This prohibition is inconvenient in all-out war. One is tempted to say, “But the other side has destroyed trees! We must teach them a lesson!” Or even, “These are really our trees, so we can destroy them!” And surely some military strategists argued for a work-around: what if we kill the trees but by some other means than cutting them down? The Sages have a fast answer for that:

6) “You shall not cut down its tree by wielding an axe against it”: This tells me only of iron (i.e., an axe blade). Whence do I derive (the same for destroying it by) diverting a water course from it? From “You shall not destroy its tree” — in any manner.

Sifrei Devarim 203:6-10

What if the tree is in the way of a farmer who is trying to plow? May he destroy a fruit tree? Again, the answer is quite firm:

Ravina objects to this: And let the tanna also enumerate one who chops down beautiful fruit trees in the course of plowing, and its prohibition is from here: “For you may eat of it, and you shall not chop it down”(Deuteronomy 13:18).

BT Makkot 22a

Some of the objections to the destruction of fruit trees are quite poetic:


When people cut down the wood of the tree which yields fruit, its cry goes from one end of the world to the other, and the voice is inaudible.


Pirke de R. Eliezer 34:4

Of course, there are times and places where it is necessary to destroy a tree, even a fruit tree. Maimonides gives us a succinct description of that in the Mishnah Torah:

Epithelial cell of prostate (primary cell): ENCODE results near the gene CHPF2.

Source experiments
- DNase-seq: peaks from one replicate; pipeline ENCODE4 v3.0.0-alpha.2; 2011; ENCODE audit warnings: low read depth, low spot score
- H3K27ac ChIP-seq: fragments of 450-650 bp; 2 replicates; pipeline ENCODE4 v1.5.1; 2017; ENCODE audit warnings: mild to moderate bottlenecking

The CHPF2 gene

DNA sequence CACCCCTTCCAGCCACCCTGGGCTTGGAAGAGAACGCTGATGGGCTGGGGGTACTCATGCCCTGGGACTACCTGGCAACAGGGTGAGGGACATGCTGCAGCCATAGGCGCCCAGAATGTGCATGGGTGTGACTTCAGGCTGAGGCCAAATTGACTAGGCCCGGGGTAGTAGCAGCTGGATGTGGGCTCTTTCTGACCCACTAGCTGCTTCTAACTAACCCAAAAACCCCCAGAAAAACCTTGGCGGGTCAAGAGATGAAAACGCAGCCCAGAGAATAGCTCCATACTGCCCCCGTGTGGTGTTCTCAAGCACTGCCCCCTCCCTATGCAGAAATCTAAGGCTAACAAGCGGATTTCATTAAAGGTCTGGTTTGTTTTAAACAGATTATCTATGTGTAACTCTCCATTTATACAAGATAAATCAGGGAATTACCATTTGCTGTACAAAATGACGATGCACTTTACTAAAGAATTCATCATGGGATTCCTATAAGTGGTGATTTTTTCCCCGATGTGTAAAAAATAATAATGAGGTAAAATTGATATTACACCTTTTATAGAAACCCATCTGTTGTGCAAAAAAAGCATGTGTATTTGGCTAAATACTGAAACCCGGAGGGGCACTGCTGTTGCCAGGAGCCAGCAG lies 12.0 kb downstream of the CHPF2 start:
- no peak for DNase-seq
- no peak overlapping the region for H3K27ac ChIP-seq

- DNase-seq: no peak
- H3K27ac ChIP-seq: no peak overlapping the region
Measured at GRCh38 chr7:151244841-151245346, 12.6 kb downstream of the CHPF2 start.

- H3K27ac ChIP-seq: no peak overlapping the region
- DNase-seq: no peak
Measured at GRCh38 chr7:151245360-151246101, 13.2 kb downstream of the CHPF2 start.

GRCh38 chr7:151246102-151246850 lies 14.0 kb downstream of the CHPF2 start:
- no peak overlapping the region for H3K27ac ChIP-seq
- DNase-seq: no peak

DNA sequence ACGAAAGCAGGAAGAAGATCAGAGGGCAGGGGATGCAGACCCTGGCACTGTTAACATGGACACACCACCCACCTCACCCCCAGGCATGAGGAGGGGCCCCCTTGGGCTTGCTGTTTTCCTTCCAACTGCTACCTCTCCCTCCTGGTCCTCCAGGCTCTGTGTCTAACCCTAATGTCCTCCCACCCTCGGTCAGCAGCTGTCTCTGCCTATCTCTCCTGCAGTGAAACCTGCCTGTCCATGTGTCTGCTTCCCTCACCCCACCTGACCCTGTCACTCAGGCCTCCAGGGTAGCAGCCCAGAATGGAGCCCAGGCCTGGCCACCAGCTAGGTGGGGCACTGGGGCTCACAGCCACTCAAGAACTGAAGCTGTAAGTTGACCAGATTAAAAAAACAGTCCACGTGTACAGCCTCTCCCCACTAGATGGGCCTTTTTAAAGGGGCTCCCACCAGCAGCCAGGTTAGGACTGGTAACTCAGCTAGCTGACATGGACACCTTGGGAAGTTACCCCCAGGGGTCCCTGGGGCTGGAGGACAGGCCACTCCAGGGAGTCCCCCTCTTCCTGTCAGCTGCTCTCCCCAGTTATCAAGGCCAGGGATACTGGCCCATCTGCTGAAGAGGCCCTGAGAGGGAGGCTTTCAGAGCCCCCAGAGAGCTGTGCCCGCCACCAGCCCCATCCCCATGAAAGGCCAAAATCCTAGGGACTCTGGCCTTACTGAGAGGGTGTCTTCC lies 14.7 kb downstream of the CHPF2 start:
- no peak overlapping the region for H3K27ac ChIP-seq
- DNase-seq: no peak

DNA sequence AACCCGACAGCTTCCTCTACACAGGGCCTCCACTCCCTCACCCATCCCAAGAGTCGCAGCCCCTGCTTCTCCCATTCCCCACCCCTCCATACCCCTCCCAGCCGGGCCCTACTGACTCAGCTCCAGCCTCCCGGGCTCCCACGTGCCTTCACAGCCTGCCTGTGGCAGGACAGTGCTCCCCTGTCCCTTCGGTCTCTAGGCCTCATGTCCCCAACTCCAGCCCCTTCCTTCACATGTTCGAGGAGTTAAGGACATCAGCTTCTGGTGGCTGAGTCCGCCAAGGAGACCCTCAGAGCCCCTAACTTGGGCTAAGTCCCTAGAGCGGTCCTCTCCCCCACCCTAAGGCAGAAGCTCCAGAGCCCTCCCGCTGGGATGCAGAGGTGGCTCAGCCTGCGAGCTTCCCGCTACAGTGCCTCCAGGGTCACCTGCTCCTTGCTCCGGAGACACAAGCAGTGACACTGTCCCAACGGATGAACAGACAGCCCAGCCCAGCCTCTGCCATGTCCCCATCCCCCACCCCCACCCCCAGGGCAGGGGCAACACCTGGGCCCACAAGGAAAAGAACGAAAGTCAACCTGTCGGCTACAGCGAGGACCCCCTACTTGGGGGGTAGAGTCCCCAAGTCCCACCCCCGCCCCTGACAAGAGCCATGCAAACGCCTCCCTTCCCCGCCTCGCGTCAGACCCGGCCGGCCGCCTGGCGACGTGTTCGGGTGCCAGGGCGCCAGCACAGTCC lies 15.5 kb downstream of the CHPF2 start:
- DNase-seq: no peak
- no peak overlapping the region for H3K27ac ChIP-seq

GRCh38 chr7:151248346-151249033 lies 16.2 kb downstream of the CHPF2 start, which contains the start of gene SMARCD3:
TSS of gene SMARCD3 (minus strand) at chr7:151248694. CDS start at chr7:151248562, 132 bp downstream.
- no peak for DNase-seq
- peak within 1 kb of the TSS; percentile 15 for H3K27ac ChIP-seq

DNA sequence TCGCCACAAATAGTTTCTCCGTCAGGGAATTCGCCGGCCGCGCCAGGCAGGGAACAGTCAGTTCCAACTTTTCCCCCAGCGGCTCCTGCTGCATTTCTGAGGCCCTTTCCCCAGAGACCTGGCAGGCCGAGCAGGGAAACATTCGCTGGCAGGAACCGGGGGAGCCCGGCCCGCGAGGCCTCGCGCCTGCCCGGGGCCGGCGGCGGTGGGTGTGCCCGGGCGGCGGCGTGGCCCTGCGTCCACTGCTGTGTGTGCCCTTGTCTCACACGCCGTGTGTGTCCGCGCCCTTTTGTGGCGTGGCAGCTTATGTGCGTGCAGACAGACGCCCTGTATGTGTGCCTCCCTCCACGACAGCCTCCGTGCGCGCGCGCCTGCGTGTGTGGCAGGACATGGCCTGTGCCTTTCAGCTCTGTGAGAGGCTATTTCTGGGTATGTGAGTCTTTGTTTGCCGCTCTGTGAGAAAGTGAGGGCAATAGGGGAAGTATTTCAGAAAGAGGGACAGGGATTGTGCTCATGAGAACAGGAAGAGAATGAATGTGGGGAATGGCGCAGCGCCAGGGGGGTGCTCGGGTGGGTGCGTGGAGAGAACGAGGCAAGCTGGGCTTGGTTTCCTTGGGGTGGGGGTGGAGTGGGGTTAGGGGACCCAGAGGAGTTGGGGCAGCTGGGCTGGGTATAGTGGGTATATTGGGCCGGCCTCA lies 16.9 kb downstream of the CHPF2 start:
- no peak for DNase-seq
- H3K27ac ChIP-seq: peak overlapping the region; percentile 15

Fruit-bearing trees must not be cut down outside of the city43 nor do we block their irrigation water causing the trees to dry up, as it says, “do not destroy her trees” (Deut. 20:19). Anyone who cuts down a tree receives lashes. This is not only at times of a siege, but anyone at anytime who chops down a fruit-bearing tree by for destructive purposes receives stripes. The tree may be cut down if it is damaging other trees or it is damaging another’s field, or because the tree is more valuable for its wood than its fruit. The Torah only forbids wanton destruction.

Mishneh Torah, Kings & Wars 6:8

Maimonides zeros in on the principle that the Sages derived from the discussion of fruit trees: “The Torah only forbids wanton destruction.” Thus from a Torah discussion of the rules of war, we learn the rules of peace as well: we are commanded to preserve this world, and not to engage in wanton destruction.

When I read in the news about Israelis destroying the olive trees belonging to Palestinians, all I can think is, “Who taught Torah to these people?” Of all the ways they might fight with the Palestinians, why choose this particular one? Olive trees normally live to a great age. They give fruit to eat, and oil for many purposes. If this is not “wanton destruction,” then what is?

I do not have an easy answer to the situation in the West Bank. I have friends on all sides of that particular argument. But I know one part of this is very simple: we are commanded not to destroy fruit trees.

Ancient olive trees. Photo by Dimitri Laudin/Shutterstock, all rights reserved.

Watch Those Poppy Seed Bagels!

Image: A poppy seed bagel with cream cheese, tomato, and mushrooms. (yossigee/pixabay